Educ. Law § 2590-l.2-a prohibits interference with the hiring process
of certain school personnel irrespective of whether a community board
member is seeking to support a candidate or oppose him, and without
reference to the reasons for the community board member's position. The
statute is "neutral — indeed it is silent — concerning any
speaker's point of view." Taxpayers for Vincent, 466 U.S. at 804, 104
S.Ct. 2118; see also Turner Broad. Sys., Inc. v. FCC, 512 U.S. 622, 643,
114 S.Ct. 2445, 129 L.Ed.2d 497 (1994) ("[L]aws that confer benefits or
impose burdens on speech without reference to the ideas or views
expressed are in most instances content neutral."). Accordingly, the
statute need not pass strict scrutiny.
Under the test set forth in United States v. O'Brien, 391 U.S. 367, 88
S.Ct. 1673, 20 L.Ed.2d 672 (1968), a content-neutral speech-restricting
statute is justified
if it is within the constitutional power of the
Government;  if it furthers an important or
substantial governmental interest;  if the
governmental interest is unrelated to the suppression
of free expression; and  if the incidental
restriction on alleged First Amendment freedoms is no
greater than is essential to the furtherance of that
Id. at 377, 88 S.Ct. 1673; see Able v. United States, 88 F.3d 1280,
1295-96 (2d Cir. 1996). Here, there is no dispute that the restriction on
community board members' participation in hiring is within the
constitutional power of the government. Nor is there any real dispute
that the regulation furthers an important or substantial governmental
interest, namely, the prevention of community board corruption. Further,
my prior finding that the regulation at issue is content-neutral itself
satisfies the third O'Brien element. See
Able, 88 F.3d at 1295. The sole question, therefore, is whether the
incidental restriction on speech is greater than is essential to the
furtherance of the government's interest. The fact that N.Y. Educ. Law
§ 2590-l.2-a applies only to community board members and not to the
public at large, combined with the fact that the statute appears to
regulate speech only incidentally if at all, leads me to conclude that it
is not. Cf. Connick, 461 U.S. at 140, 103 S.Ct. 1684 (recognizing the
state's interests in regulating the speech of its employees and stating
that "[t]he problem" is "arriving "at a balance between the interests of
the [employee], as a citizen, in commenting on matters of public concern
and the interest of the State, as an employer, in promoting the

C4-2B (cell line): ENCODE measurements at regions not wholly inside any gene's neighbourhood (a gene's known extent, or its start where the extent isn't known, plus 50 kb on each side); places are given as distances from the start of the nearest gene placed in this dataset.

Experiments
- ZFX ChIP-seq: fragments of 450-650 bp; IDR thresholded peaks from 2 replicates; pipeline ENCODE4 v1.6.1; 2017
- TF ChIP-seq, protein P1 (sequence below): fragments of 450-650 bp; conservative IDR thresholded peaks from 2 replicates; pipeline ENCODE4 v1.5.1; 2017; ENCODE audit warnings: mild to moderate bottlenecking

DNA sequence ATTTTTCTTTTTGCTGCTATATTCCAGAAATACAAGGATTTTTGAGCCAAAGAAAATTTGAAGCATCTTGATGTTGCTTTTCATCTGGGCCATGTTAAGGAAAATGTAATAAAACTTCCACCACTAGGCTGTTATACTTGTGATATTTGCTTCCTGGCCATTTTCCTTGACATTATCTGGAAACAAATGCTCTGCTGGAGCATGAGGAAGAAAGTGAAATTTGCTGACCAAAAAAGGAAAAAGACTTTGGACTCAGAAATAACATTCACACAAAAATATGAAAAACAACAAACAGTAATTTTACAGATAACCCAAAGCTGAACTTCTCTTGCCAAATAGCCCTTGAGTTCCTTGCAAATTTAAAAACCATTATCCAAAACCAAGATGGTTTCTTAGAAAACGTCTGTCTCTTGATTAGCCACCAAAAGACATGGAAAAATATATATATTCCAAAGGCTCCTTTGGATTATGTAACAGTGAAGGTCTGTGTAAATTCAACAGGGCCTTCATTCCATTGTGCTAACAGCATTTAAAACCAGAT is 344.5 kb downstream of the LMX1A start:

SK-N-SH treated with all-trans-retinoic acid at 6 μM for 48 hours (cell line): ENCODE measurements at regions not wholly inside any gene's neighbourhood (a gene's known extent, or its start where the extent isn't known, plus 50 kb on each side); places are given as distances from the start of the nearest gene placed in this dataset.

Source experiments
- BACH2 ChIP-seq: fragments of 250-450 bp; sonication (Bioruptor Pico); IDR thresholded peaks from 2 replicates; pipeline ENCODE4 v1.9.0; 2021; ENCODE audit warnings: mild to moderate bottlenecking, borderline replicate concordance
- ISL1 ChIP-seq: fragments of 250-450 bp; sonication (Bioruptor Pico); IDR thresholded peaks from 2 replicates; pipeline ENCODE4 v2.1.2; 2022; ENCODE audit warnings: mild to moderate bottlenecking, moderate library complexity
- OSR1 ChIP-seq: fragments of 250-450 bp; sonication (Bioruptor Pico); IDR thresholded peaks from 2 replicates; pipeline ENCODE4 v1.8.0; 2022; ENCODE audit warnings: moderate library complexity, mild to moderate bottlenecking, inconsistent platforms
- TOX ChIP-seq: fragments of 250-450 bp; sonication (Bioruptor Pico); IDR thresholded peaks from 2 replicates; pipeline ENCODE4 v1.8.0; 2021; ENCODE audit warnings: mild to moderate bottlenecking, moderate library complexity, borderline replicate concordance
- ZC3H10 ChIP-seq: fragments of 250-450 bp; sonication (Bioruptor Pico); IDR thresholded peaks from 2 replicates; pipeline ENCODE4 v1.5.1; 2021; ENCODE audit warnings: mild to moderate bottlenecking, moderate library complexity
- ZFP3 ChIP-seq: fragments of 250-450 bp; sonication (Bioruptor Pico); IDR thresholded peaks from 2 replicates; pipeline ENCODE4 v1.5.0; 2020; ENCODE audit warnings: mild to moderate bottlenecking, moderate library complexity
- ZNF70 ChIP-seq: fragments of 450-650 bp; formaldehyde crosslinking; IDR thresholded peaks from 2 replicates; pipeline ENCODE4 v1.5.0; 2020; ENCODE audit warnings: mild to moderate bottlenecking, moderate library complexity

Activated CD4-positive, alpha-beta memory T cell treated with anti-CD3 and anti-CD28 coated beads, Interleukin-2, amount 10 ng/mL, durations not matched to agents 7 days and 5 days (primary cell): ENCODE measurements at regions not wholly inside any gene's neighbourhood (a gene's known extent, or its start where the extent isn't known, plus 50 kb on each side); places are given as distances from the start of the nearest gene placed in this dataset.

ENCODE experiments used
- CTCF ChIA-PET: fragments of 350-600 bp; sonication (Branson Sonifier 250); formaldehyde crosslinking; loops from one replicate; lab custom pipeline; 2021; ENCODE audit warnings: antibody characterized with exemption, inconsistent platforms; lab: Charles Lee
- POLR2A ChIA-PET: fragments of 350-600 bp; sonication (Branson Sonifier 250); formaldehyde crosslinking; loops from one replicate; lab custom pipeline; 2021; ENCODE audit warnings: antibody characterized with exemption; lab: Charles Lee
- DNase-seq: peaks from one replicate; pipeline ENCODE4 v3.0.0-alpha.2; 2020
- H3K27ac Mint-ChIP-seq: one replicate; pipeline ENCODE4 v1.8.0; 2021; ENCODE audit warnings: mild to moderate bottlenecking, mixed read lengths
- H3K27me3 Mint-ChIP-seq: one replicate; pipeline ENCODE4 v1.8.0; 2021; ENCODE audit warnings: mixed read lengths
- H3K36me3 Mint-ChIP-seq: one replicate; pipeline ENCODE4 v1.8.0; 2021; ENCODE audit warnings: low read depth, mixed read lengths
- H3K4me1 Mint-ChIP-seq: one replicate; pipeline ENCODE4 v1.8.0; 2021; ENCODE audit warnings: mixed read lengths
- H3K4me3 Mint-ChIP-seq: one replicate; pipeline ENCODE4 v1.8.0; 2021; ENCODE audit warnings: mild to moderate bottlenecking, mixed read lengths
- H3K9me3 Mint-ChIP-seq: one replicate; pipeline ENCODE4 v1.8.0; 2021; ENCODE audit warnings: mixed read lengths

efficiency of the public services it performs through its employees'"
(quoting Pickering, 391 U.S. at 568, 88 S.Ct. 1731)) Accordingly,
plaintiffs' claim must be rejected.
Plaintiffs' contention that N Y Educ. Law § 2590-l.2-a is
unconstitutionally overbroad and vague is without merit for substantially
the same reasons. For a statute to be unconstitutionally overbroad, its
overbreadth "must not only be real, but substantial as well, judged in
relation to the statute's plainly legitimate sweep." Broadrick v.
Oklahoma, 413 U.S. 601, 615, 93 S.Ct. 2908, 37 L.Ed.2d 830 (1973).
Similarly, a vagueness challenge should prevail "only if the enactment is
impermissibly vague in all of its applications." Hoffman Estates v.
Flipside, Hoffman Estates, Inc., 455 U.S. 489, 494-95, 102 S.Ct. 1186, 71
L.Ed.2d 362 (1982). Given my conclusion that N.Y. Educ. Law §
2590-l.2-a survives application of the O'Brien test, it is plainly not
overbroad or vague under these definitions.
E. Remaining Claims
Plaintiffs' remaining claims are all without merit, and warrant only
brief discussion. First, plaintiffs allege that N.Y. Educ. Law §
2590-l denies community boards and suspended community board members the
right to select counsel of their choice in violation of the Sixth
Amendment. (See Warden Compl. ¶ 103; Chan Compl. ¶ 39)
Specifically, plaintiffs allege that the statute requires suspended
community board members to be represented by the New York City
Corporation Counsel, despite the fact that Corporation Counsel represents
the Chancellor and the city board. (See Warden Pl. Mem. in Opp'n to Mun.
Def. at 38-39) The Sixth Amendment right to counsel, however, applies
only to "criminal prosecutions," and so it is not implicated here. U.S.
Const. amend. VI; see United States v. Coven, 662 F.2d 162, 167 (2d Cir.
1981). Further, to the extent that plaintiffs' claim could be redrafted
under any another constitutional provision — the Due Process
Clause, for example — it warrants dismissal for another reason: N Y
Educ. Law § 2590-l does not appear to restrict community board
members' choice of counsel at all.
Second, variously describing it as a "literacy test" and a "poll tax,"
plaintiffs contend that N.Y. Educ. Law § 2590-e.7(1), which requires
community board members to "participate in training to acquaint them with
the powers, functions and duties" of the job, violates the Constitution
and the Voting Rights Act. (Warden Compl. ¶¶ 97-99, 101; Warden Pl.
Mem. in Opp'n to Mun. Def. at 35-36) The training requirement, however,
is neither a literacy test nor a poll tax, but rather a reasonable
regulation designed to ensure that community board members are equipped
to do their jobs. To allege that the requirement creates "a substantial
. . . disincentive" for minorities and the poor to seek community school
board positions, as plaintiffs do (id.), is not only sheer speculation,
but also "insulting to members of those groups eager to serve on
community boards, and to do so conscientiously and competently. This
claim is without merit.
Finally, plaintiffs raise a claim of civil conspiracy against
defendants Chancellor Crew and Edward Stancik, the Special Commissioner
of Investigation for the New York City School District, appearing to
allege that the Chancellor suspended members of community boards 7 and 9
in reliance on false reports produced by Stancik. (See Warden
Compl. ¶¶ 88-90) Plaintiffs' conclusory allegations in support of this
claim, however, are insufficient to survive a Rule 12(b)(6) motion to
dismiss, let alone a summary judgment motion. Moreover, to the extent
that plaintiffs' conspiracy claim is premised on proof of their other,
substantive claims, it would necessarily fail by virtue of the fact that
those claims are all without merit.*fn7
For the foregoing reasons, the State Defendants' motions to dismiss are
granted, as are the Municipal Defendants' motions for summary judgment,
and the complaints in both 97 Civ. 7027 and 98 Civ. 2879 are dismissed.